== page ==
Core Principle: Health & Well-Being
This principle encompasses health in the broadest sense, including students’ emotional, social, physical, intellectual, behavioral and spiritual health. It’s not only the absence of illness: health and well-being means the promotion, maintenance and flourishing of health indicators (Keys, 2007).
This principle encompasses health in the broadest sense - including students’ emotional, social, physical, intellectual, behavioral and spiritual health. Health and wellbeing is not only the absence of illness, but the promotion, maintenance and flourishing of health indicators (Keys, 2007).
Students arrive at Stanford already having experienced high levels of stress and anxiety as highly competitive high school students. Thus, there is considerable reason for concern regarding our how we respond to our students’ health issues, stress, sadness, depression, alcohol and substance abuse, sleep (or lack thereof) and relationships. Survey data on campus indicates that these areas of wellness deteriorate, rather than improve, over students’ time on campus.
Some aspects of residential life, such as the processes through which housing is assigned, might unintentionally add to student stress or diminish the strength of their communities. Given the current circumstances and the rise in students’ stress and anxiety, this marks a critical moment for the University to design a residential system that actively promotes and advances the well-being of our students.
The residences are the primary place where students’ challenges with health and wellbeing play out. As such, they must be spaces that are well equipped to handle emergency issues and provide ongoing support and referrals on and off campus. The residences are also places where students enact some of their most important health habits around diet, sleep, alcohol use, sexuality and coping with or managing stress.
Stress is among the most pervasive issues facing our undergraduates. Psychologists describe stress as a state in which the burdens of one’s situation exceed the resources a person has to cope with them (Lazarus & Folkman, 1984). Tipping this balance in the direction of health and well-being should be viewed as a core mission by all of those involved in the residential enterprise. We believe the power and importance of this North Star within the residences cannot be overstated. To achieve this goal, we anticipate that significant reallocation of resources, as well as shifting of internal cultures within departments and improvement of alignment and communication will be required.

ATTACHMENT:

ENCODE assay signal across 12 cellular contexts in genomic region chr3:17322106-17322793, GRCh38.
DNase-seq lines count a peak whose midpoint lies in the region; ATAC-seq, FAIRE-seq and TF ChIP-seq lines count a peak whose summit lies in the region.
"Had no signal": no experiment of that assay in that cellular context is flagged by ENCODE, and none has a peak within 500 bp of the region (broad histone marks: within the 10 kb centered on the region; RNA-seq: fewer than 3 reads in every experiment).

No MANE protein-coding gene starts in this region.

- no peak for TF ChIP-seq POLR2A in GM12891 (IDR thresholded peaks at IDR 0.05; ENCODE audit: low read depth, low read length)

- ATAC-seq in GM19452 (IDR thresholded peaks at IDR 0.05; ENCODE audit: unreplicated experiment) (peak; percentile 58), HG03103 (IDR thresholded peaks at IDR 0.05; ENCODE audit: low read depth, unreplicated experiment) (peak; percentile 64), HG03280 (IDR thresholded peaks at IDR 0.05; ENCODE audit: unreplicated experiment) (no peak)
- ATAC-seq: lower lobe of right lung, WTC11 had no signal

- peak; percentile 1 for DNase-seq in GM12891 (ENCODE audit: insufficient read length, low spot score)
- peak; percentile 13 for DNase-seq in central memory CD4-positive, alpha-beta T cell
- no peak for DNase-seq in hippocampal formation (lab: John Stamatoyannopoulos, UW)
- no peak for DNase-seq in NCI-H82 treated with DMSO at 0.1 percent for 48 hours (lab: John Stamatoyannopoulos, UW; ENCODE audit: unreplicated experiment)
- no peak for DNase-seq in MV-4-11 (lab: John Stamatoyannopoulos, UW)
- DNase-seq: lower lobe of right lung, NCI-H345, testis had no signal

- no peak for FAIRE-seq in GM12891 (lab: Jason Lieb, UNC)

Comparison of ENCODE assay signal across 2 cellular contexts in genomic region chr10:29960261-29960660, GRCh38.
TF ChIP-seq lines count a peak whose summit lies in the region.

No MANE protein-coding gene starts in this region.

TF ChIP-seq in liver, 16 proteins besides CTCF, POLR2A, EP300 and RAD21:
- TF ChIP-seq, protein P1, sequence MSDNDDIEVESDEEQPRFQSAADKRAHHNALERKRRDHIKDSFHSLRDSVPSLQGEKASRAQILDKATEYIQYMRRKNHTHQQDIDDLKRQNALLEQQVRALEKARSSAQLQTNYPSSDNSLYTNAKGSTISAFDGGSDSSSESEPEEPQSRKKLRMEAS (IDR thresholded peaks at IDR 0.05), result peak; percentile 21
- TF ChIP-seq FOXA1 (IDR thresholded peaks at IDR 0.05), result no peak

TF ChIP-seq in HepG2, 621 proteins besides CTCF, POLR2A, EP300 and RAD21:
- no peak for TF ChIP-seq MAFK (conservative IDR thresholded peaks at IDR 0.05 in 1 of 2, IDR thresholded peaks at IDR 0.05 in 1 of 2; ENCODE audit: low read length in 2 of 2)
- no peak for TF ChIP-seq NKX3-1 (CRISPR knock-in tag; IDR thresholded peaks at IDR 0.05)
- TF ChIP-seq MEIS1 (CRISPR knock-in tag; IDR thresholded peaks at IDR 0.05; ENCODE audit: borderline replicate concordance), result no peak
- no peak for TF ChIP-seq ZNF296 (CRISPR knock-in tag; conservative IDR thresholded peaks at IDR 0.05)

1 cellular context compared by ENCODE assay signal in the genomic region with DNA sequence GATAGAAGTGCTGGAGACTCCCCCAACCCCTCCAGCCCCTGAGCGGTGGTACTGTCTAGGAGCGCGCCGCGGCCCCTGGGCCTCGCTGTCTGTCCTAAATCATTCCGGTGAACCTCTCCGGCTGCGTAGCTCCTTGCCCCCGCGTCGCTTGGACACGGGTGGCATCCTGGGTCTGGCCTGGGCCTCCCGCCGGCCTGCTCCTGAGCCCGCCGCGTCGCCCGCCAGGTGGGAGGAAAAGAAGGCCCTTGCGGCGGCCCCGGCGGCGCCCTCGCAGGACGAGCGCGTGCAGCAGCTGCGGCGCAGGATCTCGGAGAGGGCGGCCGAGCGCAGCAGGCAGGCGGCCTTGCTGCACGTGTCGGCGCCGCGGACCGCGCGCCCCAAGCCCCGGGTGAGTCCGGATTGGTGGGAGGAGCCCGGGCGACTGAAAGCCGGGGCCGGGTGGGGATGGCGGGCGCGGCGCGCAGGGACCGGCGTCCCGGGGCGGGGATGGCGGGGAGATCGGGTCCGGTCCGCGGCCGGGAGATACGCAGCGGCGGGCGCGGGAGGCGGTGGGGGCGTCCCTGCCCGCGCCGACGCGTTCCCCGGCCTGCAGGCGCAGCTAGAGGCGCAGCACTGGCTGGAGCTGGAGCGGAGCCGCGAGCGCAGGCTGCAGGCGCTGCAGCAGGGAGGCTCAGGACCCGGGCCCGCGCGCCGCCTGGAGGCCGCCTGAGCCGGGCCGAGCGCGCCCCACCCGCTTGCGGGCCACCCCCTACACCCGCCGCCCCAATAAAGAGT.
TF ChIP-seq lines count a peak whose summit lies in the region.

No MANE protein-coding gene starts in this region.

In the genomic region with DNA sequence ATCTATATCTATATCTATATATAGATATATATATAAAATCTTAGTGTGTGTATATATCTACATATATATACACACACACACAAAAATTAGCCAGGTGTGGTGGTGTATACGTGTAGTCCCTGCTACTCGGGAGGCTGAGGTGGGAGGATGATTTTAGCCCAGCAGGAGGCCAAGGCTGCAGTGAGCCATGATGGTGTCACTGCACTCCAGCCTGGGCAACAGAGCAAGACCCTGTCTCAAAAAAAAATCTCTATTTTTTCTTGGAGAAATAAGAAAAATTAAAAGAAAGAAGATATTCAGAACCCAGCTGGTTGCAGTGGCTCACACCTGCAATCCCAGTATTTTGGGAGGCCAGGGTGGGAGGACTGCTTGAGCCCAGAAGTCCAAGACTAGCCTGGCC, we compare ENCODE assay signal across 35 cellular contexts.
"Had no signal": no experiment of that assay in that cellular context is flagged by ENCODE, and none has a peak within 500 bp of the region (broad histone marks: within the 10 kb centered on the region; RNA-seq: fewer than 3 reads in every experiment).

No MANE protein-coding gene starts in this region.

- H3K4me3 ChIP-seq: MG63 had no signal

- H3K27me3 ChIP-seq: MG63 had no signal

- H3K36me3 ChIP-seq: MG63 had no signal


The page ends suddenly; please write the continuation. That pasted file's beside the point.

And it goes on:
This task should be approached by all of those who live and work in the residences with a deep understanding of the consequences at stake, as well as a unified sense of purpose and mission and an intellectual curiosity and desire to innovate that is emblematic of the Stanford approach to challenges. The whole campus, including faculty and academic departments, should be encouraged to understand the issues students face within residential education as a whole, and they should strive to minimize the factors that mitigate against students’ well-being and sense of community (for example, by holding classes and office hours within normal working hours, so students can return to their residence for dining).
The Envisioned Experience
- “Hardware”: buildings and spaces. The built environment should be constructed in ways that actively promote well-being. Neighborhoods can include “wellness centers,” while houses should be sized to promote community building and incorporate numerous common spaces designed for easy, comfortable social interaction. Rooms can be designed in ways that facilitate healthy and uninterrupted sleep, for instance through attention to lighting quality and sound insulation.
- “Software”: Programming. The residential environment needs student, faculty and professional staff who are appropriately versed in effective practices to promote well-being. Residential programming should encourage students to openly discuss the challenges they face, as early normalization of these challenges is critical to de-stigmatizing stressful experiences. Research demonstrates that peer-to-peer social support is a powerful combatant of stress and sadness (Friedlander et al., 2007; Swenson et al., 2008), including within the Stanford community (Morelli et al., 2015). Residences should encourage residents’ ability to disclose challenges to each other, and to support each other through those challenges. The housing assignment processes also must allow for continuity of relationships and resources so that students do not need to re-navigate their support persons and community connections each year.